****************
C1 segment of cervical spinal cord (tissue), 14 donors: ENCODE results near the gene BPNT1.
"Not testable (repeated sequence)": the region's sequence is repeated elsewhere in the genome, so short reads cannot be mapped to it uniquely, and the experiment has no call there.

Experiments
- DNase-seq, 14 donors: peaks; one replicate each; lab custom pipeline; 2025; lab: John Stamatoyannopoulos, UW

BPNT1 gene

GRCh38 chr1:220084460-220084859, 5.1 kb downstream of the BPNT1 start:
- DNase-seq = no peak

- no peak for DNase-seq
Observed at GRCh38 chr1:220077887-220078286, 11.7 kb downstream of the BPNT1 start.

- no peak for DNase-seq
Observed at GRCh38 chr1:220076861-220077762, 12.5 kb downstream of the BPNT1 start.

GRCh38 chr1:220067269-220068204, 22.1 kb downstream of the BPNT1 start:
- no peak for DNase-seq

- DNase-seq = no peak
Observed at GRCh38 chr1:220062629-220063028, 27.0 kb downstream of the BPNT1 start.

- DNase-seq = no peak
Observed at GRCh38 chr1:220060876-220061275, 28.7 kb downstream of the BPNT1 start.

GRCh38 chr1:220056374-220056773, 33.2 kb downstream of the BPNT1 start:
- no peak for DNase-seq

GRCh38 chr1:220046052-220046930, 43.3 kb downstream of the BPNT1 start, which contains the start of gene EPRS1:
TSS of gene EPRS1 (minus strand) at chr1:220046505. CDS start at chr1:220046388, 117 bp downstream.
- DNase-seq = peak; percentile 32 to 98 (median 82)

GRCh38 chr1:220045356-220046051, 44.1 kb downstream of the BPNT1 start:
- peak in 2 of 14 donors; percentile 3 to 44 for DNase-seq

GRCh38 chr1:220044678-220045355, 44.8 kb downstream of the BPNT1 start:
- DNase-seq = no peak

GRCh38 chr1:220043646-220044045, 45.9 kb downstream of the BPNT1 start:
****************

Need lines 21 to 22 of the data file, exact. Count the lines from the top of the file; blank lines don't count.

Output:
TSS of gene EPRS1 (minus strand) at chr1:220046505. CDS start at chr1:220046388, 117 bp downstream.
- DNase-seq = peak; percentile 32 to 98 (median 82)